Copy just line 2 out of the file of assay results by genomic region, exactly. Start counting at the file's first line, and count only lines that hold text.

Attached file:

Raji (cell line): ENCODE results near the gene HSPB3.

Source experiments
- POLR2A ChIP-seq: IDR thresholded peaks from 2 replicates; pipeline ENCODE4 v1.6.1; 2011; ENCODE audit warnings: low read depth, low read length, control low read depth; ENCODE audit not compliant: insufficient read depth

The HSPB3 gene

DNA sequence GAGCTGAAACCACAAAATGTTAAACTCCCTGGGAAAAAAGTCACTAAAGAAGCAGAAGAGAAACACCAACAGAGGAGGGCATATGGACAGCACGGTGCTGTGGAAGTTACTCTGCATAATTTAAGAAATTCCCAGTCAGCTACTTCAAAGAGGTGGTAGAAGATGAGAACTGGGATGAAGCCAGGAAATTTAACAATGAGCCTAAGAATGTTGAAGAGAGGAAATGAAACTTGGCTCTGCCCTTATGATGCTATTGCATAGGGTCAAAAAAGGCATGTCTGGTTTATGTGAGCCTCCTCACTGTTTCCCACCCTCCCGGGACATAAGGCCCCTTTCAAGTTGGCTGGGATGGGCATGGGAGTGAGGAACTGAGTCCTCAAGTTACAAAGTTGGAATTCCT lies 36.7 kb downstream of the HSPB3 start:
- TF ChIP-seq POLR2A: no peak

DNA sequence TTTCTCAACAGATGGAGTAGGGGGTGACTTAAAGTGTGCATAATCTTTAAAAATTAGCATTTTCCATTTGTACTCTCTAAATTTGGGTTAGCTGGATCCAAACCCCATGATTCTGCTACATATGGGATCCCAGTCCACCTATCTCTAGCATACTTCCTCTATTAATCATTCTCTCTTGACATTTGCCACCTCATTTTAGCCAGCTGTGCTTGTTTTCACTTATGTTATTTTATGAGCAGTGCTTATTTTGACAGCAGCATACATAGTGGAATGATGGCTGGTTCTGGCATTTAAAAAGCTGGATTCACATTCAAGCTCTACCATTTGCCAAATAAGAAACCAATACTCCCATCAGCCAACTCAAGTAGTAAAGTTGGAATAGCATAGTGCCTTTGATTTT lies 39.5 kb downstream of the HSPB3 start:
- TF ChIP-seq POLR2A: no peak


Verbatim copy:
Source experiments